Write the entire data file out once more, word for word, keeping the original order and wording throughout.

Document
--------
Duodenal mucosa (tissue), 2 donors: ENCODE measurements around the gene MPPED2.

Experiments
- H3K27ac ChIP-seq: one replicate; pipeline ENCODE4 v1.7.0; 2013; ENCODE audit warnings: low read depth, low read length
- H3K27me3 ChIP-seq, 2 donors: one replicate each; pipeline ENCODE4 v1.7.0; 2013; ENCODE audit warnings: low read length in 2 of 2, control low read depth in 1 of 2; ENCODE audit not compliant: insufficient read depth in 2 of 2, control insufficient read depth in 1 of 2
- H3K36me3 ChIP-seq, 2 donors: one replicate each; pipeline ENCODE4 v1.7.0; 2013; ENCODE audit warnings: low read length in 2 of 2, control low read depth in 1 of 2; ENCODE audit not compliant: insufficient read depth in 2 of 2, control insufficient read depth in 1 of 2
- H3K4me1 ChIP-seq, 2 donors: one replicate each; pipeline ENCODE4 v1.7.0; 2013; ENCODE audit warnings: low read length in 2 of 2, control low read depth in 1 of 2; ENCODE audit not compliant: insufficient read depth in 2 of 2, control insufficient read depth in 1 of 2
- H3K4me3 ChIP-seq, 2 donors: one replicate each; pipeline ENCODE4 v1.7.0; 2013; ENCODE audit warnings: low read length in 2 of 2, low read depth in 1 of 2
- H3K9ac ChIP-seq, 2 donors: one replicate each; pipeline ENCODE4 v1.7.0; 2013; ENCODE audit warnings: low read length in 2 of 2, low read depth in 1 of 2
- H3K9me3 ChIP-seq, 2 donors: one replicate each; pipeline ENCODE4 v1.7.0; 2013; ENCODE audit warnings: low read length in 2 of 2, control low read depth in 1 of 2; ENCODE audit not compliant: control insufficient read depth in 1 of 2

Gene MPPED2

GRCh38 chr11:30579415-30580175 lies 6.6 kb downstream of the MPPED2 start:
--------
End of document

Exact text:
Duodenal mucosa (tissue), 2 donors: ENCODE measurements around the gene MPPED2.

Experiments
- H3K27ac ChIP-seq: one replicate; pipeline ENCODE4 v1.7.0; 2013; ENCODE audit warnings: low read depth, low read length
- H3K27me3 ChIP-seq, 2 donors: one replicate each; pipeline ENCODE4 v1.7.0; 2013; ENCODE audit warnings: low read length in 2 of 2, control low read depth in 1 of 2; ENCODE audit not compliant: insufficient read depth in 2 of 2, control insufficient read depth in 1 of 2
- H3K36me3 ChIP-seq, 2 donors: one replicate each; pipeline ENCODE4 v1.7.0; 2013; ENCODE audit warnings: low read length in 2 of 2, control low read depth in 1 of 2; ENCODE audit not compliant: insufficient read depth in 2 of 2, control insufficient read depth in 1 of 2
- H3K4me1 ChIP-seq, 2 donors: one replicate each; pipeline ENCODE4 v1.7.0; 2013; ENCODE audit warnings: low read length in 2 of 2, control low read depth in 1 of 2; ENCODE audit not compliant: insufficient read depth in 2 of 2, control insufficient read depth in 1 of 2
- H3K4me3 ChIP-seq, 2 donors: one replicate each; pipeline ENCODE4 v1.7.0; 2013; ENCODE audit warnings: low read length in 2 of 2, low read depth in 1 of 2
- H3K9ac ChIP-seq, 2 donors: one replicate each; pipeline ENCODE4 v1.7.0; 2013; ENCODE audit warnings: low read length in 2 of 2, low read depth in 1 of 2
- H3K9me3 ChIP-seq, 2 donors: one replicate each; pipeline ENCODE4 v1.7.0; 2013; ENCODE audit warnings: low read length in 2 of 2, control low read depth in 1 of 2; ENCODE audit not compliant: control insufficient read depth in 1 of 2

Gene MPPED2

GRCh38 chr11:30579415-30580175 lies 6.6 kb downstream of the MPPED2 start: